According to EDF, the French owners of Dungeness, both reactors are due to be returned to service in December – but it is over two years since they were shut down and the inspection revealed serious problems. The EDF website announced a restart in September, then it was December- as at the beginning of November- the reactors are due to start again at the end of February 2021.
The specific problem with Dungeness is the corrosion in the pipes serving the boilers where the heat from the reactor creates high-pressure steam to drive the turbines to generate electricity.
Construction of Dungeness B started in 1965. It was the first of the new type called advanced gas-cooled reactors (AGR) but, because of problems during the construction, it took 18 years before it began generating in 1983. The lifetime of the reactors was originally designed to be 25 years. Now, after two extensions, they will be 45 years old by the time they close in 2028.
Dungeness is one of seven sites in the UK owned by EDF. Apart from Sizewell B in Suffolk the reactors are all AGRs and use CO2 to extract the heat from the reactor core. They were all due to be switched off between 2008 and 2023. Like Dungeness, they have had their lives extended for between seven and 20 years.
Corrosion and cracking
As well as corrosion in the boilers, the main problem with some of the AGR fleet (not Dungeness B) has been the cracking in the graphite blocks in the core of the reactor. A lot of work has been done to demonstrate that this deterioration is not a safety issue.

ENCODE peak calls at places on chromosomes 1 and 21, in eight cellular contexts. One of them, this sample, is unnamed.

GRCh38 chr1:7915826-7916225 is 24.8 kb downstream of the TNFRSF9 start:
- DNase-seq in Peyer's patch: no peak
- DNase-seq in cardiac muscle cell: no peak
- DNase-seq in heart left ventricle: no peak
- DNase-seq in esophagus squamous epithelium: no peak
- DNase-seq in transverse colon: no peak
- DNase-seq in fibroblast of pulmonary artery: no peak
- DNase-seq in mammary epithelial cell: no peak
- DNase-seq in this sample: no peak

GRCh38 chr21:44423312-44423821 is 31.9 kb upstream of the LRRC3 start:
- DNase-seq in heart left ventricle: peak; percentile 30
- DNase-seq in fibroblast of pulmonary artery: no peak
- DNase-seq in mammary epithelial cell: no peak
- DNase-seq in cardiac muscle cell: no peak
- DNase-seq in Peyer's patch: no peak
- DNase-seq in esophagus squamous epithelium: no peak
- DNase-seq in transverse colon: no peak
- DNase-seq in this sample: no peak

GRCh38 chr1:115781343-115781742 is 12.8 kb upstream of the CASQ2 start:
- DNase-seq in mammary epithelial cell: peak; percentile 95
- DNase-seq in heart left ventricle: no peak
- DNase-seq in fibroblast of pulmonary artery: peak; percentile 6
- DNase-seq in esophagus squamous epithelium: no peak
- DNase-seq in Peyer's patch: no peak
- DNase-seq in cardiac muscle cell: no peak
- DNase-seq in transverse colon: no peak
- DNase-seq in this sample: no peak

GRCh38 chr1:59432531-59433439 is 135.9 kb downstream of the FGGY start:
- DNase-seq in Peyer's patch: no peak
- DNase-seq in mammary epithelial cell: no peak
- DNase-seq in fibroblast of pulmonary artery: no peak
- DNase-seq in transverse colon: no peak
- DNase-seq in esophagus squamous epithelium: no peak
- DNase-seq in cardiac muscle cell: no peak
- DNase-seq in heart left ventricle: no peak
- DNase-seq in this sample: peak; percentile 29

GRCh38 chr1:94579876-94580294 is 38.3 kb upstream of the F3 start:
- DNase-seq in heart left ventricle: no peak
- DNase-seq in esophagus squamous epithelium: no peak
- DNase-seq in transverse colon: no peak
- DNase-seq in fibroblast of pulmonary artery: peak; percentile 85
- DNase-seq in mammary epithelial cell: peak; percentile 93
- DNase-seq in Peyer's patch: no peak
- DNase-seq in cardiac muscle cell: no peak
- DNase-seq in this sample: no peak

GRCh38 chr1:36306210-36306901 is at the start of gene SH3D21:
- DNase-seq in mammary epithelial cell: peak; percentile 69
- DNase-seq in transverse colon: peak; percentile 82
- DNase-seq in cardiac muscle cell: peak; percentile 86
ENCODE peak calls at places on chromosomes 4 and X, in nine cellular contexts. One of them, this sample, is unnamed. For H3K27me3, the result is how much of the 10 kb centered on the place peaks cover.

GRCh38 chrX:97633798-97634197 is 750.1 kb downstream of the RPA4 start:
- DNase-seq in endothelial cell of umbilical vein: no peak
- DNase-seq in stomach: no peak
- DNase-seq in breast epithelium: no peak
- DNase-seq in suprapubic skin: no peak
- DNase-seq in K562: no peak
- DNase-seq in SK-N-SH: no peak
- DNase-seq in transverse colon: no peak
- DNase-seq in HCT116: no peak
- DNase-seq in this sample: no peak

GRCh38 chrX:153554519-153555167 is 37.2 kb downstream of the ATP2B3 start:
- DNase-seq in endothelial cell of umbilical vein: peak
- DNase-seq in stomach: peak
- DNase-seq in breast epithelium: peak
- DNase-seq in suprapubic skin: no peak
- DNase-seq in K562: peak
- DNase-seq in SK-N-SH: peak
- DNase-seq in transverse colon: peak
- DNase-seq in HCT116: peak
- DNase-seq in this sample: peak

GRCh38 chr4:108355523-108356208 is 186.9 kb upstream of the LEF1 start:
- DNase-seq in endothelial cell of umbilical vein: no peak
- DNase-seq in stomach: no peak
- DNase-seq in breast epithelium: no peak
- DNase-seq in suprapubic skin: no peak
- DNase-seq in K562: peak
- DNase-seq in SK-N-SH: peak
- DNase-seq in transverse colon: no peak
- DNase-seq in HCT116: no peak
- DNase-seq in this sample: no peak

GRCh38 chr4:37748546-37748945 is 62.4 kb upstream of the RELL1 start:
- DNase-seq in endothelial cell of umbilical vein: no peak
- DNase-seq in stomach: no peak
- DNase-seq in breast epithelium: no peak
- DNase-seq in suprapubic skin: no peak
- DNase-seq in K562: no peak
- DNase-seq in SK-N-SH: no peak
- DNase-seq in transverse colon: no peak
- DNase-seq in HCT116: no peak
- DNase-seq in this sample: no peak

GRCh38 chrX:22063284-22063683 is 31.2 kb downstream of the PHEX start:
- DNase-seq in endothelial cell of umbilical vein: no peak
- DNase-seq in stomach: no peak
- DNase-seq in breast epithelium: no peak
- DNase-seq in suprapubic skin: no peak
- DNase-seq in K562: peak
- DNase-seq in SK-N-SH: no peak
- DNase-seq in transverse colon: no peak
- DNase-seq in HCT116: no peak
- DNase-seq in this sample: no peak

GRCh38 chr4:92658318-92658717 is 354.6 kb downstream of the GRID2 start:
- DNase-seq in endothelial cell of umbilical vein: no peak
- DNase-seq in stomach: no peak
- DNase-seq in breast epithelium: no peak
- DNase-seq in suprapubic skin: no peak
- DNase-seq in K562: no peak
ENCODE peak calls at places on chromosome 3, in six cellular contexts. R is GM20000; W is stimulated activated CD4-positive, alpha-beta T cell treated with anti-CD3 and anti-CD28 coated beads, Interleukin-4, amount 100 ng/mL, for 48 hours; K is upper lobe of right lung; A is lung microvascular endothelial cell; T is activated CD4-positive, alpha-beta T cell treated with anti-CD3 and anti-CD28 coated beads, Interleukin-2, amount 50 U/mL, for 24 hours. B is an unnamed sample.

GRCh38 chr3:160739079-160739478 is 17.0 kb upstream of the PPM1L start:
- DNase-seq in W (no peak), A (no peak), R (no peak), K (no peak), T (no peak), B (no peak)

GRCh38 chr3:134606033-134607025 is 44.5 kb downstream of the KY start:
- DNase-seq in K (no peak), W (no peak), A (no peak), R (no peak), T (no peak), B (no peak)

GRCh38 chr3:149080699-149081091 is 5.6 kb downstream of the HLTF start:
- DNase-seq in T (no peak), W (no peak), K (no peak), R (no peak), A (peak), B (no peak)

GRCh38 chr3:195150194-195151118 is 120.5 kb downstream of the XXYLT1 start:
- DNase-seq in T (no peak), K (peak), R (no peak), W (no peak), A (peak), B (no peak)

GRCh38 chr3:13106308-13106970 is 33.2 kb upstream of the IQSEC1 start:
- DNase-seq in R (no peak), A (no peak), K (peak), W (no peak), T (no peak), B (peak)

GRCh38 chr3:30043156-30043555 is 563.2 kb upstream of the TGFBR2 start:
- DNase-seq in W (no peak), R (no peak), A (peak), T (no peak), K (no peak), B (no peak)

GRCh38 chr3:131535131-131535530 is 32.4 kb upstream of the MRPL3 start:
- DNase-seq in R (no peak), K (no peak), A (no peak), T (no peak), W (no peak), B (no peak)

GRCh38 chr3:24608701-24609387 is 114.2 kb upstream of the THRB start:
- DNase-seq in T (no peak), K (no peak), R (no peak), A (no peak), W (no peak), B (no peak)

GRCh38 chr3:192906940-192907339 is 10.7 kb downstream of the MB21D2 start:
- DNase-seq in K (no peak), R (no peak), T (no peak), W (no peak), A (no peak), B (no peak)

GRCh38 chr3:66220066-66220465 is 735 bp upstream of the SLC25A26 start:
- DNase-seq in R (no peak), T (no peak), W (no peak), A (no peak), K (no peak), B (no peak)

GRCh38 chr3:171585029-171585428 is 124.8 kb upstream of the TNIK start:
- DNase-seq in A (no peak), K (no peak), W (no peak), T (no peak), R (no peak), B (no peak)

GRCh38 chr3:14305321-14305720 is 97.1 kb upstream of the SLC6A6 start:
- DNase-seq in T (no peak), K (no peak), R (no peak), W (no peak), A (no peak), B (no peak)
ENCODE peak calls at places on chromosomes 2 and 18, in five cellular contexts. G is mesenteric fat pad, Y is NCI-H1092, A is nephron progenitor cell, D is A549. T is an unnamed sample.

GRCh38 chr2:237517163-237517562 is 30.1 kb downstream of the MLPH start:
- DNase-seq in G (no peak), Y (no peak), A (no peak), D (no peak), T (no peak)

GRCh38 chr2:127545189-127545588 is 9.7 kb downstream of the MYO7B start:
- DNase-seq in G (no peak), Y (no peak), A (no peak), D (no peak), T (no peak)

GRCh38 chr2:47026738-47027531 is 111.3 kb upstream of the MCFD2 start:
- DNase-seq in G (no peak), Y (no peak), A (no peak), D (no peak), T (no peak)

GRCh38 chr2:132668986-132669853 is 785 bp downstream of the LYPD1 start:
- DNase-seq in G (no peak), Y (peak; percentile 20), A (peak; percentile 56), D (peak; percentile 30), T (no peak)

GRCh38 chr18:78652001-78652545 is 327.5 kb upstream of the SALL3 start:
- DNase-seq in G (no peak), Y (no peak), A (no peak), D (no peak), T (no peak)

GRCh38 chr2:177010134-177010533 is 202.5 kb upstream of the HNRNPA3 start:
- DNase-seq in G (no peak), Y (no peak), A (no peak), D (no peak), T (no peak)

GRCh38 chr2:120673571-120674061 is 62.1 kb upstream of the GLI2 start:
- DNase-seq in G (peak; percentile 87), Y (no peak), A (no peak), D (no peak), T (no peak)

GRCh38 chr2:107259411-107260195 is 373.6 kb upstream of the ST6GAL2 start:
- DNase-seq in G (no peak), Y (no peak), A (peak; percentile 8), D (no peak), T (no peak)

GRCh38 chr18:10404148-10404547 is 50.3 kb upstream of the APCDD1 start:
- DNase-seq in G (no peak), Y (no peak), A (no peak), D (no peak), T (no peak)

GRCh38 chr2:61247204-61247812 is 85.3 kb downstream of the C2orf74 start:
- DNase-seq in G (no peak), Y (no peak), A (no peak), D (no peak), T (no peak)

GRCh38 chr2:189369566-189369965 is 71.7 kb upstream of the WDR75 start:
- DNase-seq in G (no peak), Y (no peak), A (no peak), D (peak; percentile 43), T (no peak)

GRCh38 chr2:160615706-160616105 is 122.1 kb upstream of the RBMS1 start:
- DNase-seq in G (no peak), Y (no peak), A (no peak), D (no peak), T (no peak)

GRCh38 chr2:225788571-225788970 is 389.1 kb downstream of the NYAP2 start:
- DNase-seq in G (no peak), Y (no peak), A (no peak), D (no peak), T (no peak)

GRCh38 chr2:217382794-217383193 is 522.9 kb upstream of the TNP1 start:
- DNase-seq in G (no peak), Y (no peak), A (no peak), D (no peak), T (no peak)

Dungeness A was the original Magnox reactor and was closed down in 2006 and the site is hoped to be declared safe by the end of this century. There is some land that was earmarked for a third reactor, Dungeness C, but the government has ruled out building any new nuclear facility on this site.
As these old reactors close down the amount of electricity from nuclear going into the National Grid has steadily reduced. It is currently less than 20%. The future of the nuclear industry and EDF depends on the new reactors being built with the Chinese at Hinkley Point in Somerset These are water-cooled reactors and could eventually replace the old AGR.
The waste problem
A major problem for the nuclear industry is the storage of nuclear waste. The main temporary storage for high-level waste is in Sellafield in Cumbria but there are several other temporary storage sites. This is not a very satisfactory situation and the government is hoping to construct a deep underground permanent storage facility.
The current annual cost to the taxpayer for cleaning up nuclear power stations and storing the waste is currently over £3 billion a year (slightly more than the cost of all agricultural subsidies). As you may detect from the tone of this story I am not in favour of building any more nuclear power. Many would disagree with this and there is a debate to be had – but another time perhaps.
Image Credits: EDF Stakeholder Newsletter https://www.edfenergy.com/media-centre/news-releases/dungeness-b-site-stakeholder-group-report-june-2020.